There may be a thaw in HP Inc.’s takeover standoff with Xerox Holdings Corp.
During a call with reporters and analysts ahead of the release of its first-quarter earnings Monday, HP’s
two highest-ranking executives left open the door to a combination with the printing company, but only under strict conditions. Xerox has been trying to force a merger since November, but HP has so far blocked its entreaties.
Chief Executive Enrique Lores said Monday, however, that HP is “reaching out to Xerox to explore if there is a combination that creates value for HP shareholders that is additive to HP’s strategic and financial plan.”
The companies must find ways to reduce costs and invest in areas to grow in order to find a match, Lores and HP Chief Financial Officer Steve Fieler told MarketWatch. Xerox’s
latest bid of $24 a share, announced Feb. 10, “meaningfully undervalues HP, creates significant risk and compromises the future of our company,” said Lores, who took over as CEO on Nov. 1.
See also: Xerox raises bid for HP to $24 a share
In an announcement, HP detailed three issues with the Xerox bid: “a fundamentally flawed value exchange,” “an irresponsible capital structure,” and overstated synergy possibilities. HP said it would discuss a potential deal to see “if there is a combination that creates value for HP shareholders that is additive to HP’s strategic and financial plan.”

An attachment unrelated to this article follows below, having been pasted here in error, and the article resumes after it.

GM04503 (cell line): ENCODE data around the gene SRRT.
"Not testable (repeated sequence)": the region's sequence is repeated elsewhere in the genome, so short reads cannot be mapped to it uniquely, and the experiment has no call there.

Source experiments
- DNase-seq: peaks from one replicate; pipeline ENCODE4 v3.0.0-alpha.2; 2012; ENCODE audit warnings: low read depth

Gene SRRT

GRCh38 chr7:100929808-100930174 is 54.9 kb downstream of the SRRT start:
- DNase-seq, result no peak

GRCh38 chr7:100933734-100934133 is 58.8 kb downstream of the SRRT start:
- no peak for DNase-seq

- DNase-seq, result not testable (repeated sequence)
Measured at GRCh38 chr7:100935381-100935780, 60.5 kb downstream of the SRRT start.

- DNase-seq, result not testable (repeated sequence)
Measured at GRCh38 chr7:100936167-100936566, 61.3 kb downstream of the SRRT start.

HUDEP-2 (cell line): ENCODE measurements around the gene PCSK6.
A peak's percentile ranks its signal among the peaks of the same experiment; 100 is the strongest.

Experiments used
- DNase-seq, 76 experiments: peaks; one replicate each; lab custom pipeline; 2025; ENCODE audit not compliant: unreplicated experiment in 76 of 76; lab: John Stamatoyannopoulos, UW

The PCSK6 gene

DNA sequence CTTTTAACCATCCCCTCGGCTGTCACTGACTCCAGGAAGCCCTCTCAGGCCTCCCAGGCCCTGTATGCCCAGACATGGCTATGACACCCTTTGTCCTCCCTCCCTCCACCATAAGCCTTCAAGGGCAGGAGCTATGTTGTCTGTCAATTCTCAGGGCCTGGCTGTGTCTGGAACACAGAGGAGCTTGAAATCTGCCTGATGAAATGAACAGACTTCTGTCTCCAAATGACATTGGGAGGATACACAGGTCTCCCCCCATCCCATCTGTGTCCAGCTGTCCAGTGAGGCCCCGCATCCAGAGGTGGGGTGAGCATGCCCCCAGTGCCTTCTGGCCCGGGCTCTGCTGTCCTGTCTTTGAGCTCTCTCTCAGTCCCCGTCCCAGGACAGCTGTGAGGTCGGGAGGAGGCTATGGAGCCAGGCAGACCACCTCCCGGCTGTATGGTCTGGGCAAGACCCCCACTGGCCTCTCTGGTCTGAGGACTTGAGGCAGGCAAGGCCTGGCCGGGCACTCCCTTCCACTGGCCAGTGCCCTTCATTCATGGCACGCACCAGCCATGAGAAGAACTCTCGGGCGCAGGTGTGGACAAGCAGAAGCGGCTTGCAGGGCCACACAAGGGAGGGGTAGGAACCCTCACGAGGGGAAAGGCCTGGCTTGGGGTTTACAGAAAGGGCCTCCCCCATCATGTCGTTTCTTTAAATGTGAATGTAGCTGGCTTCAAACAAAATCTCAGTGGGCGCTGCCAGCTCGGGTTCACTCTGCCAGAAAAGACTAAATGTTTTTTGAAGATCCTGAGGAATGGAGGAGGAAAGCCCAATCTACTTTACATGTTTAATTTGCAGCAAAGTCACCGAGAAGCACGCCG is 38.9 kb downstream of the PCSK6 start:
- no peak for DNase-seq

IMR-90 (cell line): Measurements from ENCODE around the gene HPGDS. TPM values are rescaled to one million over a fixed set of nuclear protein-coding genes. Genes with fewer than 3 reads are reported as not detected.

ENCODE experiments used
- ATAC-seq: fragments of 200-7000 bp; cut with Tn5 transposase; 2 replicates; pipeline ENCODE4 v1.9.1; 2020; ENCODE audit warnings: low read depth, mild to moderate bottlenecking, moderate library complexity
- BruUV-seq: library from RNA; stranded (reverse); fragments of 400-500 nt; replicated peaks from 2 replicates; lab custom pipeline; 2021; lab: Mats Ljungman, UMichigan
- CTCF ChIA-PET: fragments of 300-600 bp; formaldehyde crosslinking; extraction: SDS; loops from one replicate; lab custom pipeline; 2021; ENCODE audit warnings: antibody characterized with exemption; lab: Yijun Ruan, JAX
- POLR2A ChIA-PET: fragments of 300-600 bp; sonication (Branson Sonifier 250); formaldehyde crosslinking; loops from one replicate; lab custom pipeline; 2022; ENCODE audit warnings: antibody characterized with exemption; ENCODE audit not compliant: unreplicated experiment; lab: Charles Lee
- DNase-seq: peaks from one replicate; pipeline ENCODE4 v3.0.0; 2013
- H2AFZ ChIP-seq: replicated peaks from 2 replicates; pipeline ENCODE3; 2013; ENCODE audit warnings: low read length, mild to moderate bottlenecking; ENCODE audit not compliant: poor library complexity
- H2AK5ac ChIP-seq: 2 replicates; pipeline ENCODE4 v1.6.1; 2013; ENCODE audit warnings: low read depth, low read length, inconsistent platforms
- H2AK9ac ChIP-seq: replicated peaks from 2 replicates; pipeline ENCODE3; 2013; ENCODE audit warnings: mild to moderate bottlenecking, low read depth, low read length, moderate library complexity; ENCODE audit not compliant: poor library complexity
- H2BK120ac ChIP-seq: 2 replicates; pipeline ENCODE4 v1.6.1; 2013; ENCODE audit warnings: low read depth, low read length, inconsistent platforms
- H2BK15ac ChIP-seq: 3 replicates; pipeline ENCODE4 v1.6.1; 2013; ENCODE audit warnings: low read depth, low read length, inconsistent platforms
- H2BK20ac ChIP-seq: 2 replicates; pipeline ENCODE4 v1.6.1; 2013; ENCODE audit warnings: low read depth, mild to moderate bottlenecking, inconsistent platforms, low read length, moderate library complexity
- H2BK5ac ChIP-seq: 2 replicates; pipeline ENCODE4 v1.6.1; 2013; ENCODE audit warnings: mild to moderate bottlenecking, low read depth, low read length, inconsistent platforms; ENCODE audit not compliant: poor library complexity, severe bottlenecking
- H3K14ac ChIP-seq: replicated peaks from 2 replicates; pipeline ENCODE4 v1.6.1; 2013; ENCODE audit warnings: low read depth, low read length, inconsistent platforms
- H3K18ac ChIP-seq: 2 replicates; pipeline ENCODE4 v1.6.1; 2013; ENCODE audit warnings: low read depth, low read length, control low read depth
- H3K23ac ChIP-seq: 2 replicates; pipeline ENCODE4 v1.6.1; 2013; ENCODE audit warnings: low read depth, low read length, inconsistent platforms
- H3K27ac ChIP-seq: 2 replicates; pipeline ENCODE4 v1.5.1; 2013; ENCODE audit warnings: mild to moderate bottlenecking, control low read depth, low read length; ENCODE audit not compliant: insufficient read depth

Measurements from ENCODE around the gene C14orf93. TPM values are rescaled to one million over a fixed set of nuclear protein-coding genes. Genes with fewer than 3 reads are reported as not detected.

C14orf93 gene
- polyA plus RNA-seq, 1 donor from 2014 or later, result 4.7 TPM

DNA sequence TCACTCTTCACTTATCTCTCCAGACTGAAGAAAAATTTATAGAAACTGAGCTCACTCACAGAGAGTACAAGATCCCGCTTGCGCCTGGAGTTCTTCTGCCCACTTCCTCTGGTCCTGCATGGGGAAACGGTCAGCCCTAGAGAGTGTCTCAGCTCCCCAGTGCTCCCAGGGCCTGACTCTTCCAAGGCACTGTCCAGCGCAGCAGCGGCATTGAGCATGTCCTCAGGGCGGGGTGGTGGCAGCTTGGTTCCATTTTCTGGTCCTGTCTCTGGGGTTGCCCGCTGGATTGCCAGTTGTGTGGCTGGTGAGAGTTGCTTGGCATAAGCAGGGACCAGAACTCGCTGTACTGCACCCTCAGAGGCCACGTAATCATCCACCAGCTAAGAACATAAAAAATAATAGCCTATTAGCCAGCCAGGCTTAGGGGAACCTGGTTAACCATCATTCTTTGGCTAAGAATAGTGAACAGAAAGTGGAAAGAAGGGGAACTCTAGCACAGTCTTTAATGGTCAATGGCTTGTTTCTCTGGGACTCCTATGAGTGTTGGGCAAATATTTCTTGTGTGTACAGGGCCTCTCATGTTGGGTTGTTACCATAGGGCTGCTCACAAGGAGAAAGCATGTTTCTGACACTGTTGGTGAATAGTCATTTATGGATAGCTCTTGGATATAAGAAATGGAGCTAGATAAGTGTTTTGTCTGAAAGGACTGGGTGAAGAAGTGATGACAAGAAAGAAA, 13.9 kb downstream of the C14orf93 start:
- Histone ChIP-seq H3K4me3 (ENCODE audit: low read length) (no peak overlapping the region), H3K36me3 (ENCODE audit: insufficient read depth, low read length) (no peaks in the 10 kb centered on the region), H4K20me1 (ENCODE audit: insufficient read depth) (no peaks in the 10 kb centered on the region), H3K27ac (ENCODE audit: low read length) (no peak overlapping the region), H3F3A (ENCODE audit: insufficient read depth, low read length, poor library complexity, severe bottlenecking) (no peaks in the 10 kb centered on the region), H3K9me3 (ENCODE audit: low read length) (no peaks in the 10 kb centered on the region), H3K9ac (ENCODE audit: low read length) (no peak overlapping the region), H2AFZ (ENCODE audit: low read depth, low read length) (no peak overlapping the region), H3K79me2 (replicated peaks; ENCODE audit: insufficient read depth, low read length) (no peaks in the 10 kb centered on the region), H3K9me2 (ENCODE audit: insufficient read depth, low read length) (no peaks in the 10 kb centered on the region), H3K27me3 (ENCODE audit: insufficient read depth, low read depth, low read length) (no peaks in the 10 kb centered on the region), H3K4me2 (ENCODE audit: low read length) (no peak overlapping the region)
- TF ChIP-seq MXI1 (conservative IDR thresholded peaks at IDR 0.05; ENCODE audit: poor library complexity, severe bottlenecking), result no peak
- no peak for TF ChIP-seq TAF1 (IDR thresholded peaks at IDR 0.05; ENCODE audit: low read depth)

The slight change in stance toward Xerox arrived as HP announced its latest strategic plan, which seeks to cut more than $1 billion in structural costs for the 2022 fiscal year. HP plans to return $16 billion to shareholders through the 2022 fiscal year, and increased its share-repurchase authorization to $15 billion Monday.
HP shares were up 6% in after-hours trading Monday.
HP also reported first-quarter earnings, showing a decline from the previous holiday quarter and results that were slightly short of Wall Street estimates. The original Silicon Valley garage startup reported net income of $678 million, or 46 cents a share, in the quarter, compared with net income of $803 million, or 51 cents a share, in the year-ago first quarter. Revenue dipped slightly to $14.62 billion from $14.71 billion a year ago.
Analysts surveyed by FactSet had expected net income of 48 cents a share on sales of $14.63 billion.
HP forecast second-quarter EPS of 46 cents to 50 cents a share — short of the 53 cents forecast by FactSet.
The quarterly results represent Lores’s first since taking over as CEO, but also come against a backdrop of corporate internecine warfare. Late Thursday, HP implemented a shareholder rights plan, or “poison pill,” to make it more difficult for Xerox to proceed with its hostile takeover bid, as a three-month battle between the two companies continued.
“The HP board clearly adopted a poison pill because our offer is receiving overwhelming support from their shareholders. Regardless of what the company and its army of advisers announce Monday, we believe HP shareholders appreciate that the value we could create by combining Xerox and HP outweighs — and is incremental to — anything HP could achieve on its own,” a Xerox spokesperson said in an email to MarketWatch last week. “Despite the HP board’s intention to deny shareholders the chance to choose for themselves, we will press ahead with our previously announced tender offer and electing our slate of highly qualified director candidates.”
HP shares are down 7.5% over the past 12 months. The broader S&P 500 index
has gained 15.4% in the past year.